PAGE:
In France the larger supermarkets sell Coffee grains (Beans) the smaller popular super markets are well stocked with a wide choice of 'Dosettes' and no grains. The larger supermarkets also tend to function as wholesalers for individual cafe's and restaurants. Unlike the UK which have a wide range of wholesalers and suppliers specifically for business.

 

Who would have thought years ago that bread machines would be popular in France.

 

Jon.


One Life this is it, it's not a rehearsal so enjoy it best you can - Have some fun, buy a coffee machine.;)

 

ECM Synchronika - ECM V-Titan 64 Grinder - EXPOBAR MEGGACREM 2 Group - MAZZER Super Jolly grinder with doser -  AMIR Scales and they work fine - 15-18-20-22-25g VST Filter Baskets - Several MOTTA Jugs and a Home Made Knock Box. - Useful contributions from the Family.

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compared.jpg

 

We are currently working on the design of the chassis for the café version of our decent espresso machine.

 

We need to make it larger in order to enable steam during brew, as well as twice as powerful steaming. We also want a little bit more space inside to make it easier to repair in commercial environments.

 

The café version will be capable of sitting on a countertop or going into an inset bracket, where it becomes flush with the countertop. I quite like the inset look, but I don't want to require it of people since it requires a much larger cut into their work surface.

 

With the café version, the tubing goes directly downwards in the back has a second panel which hides all electrical and water connections. That way the back can face the public.

 

I'm also moving to a significantly higher-end Android tablet, this one featuring an 11" screen (vs 8") and 2560x1600 resolution (four times the normal tablet we use). The screen is made by Toshiba and is really clear.

 

The steam wand has also been redesigned, specifically to enable faster in/out movements, and also to make steam 1 Liter easier. And this should all support hands-free steaming, too.

 

The cafe model needs to be able to work unplumbed, plumbed to water tanks, or plumbed to a pressurized water source.

 

Our next challenge is trying to suspend the drip tray cover on four load cells so that we can invisibly weigh espresso and not require a scale. I'm not sure yet how to do this in a way that isn't ugly. There might need to be a modification to the aesthetics of the side view.

 

This model will be 220V only.

 

Attached to this message are several renders of the current design in progress, compared to the current DE1 models.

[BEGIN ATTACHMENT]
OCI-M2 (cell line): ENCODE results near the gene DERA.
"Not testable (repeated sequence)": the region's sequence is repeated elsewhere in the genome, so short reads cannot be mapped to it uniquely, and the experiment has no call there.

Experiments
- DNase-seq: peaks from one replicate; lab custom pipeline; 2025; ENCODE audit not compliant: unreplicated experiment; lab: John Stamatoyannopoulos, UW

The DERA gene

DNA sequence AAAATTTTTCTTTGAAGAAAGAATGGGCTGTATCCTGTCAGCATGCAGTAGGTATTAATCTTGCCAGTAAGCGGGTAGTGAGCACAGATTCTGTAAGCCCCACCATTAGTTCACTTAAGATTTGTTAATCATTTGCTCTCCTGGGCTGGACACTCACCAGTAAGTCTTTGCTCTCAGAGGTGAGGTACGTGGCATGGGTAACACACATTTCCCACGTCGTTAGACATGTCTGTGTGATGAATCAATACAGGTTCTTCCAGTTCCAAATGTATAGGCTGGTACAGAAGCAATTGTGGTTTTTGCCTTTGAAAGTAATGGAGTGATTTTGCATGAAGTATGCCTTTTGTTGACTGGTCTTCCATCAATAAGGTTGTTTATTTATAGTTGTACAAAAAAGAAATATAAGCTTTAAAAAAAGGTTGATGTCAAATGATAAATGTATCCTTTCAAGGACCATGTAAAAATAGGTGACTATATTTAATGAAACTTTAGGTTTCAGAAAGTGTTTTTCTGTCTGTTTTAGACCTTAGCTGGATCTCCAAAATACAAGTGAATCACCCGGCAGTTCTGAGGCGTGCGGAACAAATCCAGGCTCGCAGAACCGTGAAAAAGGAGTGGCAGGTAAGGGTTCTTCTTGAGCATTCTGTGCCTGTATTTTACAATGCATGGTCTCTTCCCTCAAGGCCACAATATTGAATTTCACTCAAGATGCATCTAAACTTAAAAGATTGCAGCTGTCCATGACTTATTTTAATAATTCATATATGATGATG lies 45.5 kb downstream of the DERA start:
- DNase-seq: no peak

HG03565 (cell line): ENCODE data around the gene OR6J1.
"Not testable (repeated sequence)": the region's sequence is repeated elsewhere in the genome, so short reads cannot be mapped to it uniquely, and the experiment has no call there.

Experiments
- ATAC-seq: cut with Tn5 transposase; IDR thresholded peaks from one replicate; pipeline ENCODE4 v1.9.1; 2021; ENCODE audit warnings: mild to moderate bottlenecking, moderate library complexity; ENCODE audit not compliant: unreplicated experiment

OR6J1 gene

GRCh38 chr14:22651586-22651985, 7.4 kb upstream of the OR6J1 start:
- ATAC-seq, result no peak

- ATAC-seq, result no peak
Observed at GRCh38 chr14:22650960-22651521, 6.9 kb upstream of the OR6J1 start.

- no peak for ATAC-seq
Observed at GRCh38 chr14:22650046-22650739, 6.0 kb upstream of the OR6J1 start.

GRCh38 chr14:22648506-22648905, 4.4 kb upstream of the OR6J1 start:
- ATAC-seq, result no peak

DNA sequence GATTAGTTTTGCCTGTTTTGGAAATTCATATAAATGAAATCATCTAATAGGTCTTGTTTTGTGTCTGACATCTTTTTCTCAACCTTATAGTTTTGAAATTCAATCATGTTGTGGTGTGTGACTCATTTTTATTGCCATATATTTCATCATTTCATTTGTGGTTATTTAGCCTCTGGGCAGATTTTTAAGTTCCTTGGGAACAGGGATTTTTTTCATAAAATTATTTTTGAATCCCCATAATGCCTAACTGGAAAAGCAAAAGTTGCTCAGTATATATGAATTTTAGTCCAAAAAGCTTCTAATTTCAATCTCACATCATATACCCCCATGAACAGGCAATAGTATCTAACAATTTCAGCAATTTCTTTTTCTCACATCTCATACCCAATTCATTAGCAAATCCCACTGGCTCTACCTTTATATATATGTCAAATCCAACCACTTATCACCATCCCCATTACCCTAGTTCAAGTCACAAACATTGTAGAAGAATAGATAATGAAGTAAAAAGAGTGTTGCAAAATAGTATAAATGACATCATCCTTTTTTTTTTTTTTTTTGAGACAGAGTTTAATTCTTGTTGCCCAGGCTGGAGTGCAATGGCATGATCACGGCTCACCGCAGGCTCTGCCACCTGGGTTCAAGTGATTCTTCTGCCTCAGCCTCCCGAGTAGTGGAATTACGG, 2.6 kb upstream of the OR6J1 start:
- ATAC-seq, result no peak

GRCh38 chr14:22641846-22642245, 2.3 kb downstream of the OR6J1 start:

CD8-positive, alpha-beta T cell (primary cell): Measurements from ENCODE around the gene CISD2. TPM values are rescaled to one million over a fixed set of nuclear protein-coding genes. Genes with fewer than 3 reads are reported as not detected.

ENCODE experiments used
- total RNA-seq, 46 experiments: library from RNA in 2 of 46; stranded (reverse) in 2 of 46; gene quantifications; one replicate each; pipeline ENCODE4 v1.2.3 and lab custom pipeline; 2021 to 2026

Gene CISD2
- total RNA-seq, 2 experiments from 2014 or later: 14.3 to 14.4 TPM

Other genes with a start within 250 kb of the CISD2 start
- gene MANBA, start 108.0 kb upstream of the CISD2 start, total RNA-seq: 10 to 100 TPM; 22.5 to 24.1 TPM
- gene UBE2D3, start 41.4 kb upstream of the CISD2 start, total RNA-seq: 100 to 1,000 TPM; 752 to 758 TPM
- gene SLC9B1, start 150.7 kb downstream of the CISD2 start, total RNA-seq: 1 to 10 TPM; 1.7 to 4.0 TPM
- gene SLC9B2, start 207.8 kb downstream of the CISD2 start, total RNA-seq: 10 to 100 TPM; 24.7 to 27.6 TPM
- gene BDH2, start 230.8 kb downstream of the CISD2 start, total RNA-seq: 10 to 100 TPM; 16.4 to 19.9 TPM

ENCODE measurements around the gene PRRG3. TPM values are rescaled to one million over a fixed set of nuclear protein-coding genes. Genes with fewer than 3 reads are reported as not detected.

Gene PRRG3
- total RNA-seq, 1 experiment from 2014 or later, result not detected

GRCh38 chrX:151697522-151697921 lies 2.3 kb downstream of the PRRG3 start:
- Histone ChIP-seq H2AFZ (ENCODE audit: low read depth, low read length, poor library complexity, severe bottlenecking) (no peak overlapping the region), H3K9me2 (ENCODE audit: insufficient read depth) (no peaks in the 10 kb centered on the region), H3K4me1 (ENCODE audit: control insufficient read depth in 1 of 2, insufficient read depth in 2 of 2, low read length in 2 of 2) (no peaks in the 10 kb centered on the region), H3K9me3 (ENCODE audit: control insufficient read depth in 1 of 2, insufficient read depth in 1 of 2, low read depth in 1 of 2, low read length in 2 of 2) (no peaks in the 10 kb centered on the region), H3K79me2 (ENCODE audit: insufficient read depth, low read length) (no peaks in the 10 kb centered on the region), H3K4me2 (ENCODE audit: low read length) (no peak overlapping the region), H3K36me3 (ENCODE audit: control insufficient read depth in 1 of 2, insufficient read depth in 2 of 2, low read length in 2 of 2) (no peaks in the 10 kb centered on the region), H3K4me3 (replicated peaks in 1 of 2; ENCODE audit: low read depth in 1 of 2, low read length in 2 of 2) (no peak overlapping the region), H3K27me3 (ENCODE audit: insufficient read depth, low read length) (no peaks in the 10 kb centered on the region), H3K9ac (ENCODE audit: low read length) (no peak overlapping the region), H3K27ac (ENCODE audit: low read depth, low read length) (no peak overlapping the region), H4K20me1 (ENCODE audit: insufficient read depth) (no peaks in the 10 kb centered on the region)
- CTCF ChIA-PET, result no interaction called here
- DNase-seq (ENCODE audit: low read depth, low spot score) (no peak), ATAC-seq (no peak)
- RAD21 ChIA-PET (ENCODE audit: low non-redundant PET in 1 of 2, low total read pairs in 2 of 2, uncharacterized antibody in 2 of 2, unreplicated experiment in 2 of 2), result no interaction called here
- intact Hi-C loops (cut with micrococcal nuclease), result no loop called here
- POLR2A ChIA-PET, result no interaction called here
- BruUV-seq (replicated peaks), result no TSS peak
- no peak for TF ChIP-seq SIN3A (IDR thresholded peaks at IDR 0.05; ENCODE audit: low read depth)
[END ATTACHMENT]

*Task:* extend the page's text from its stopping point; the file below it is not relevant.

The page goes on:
-john

Edited by decent_espresso

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v11b.jpg

As (pessimistically) expected, a few of our suppliers have asked for a bit more time. We have not yet restarted our espresso machine production line.

There are 200 components in the machine, and all have to be here in order for us to ship one machine. That's a lot of dependencies!

At the moment, the last parts are expected to arrive by October 30.

However, we've also encountered three issues that we need to solve in order to get our factory shipping completed espresso machines again:

1) the first 200 leg bases arrived with a slight twist in the front (left photos). The company that made them for us says they can be twisted by hand, without damaging the paint. We'll see.

2) On the group head parts made of brass, three small holes that were supposed to be tapped to allow a threaded screw, were instead tapped all the way through to the other side (top right photo). That makes for a very leaky group head! Thankfully, the CNC manufacturer agreed that this is their mistake, because the sample parts they sent us did not have this flaw. They have agreed to remake these at their cost.

3) There is a slight leak in the group brass part when under pressure, around the two water temperature probes (bottom right photo). We're not yet sure why, as this has not appreciably changed since version 1.0 (no leaks there). We think that a slightly thicker silicone O-ring will solve this. We have one group head that is tested and not leaking, and now need to test 30 more to make sure this approach works.

Of course, the 14 people in our little espresso machine factory are busy assembling all the other parts that will go into the espresso machine.

I still expect that we will be able to ship out the 100 already sold Pro machines by the end of December, so that we can start taking orders for the Plus machines in January, and shipping very quickly as the orders come in.

-john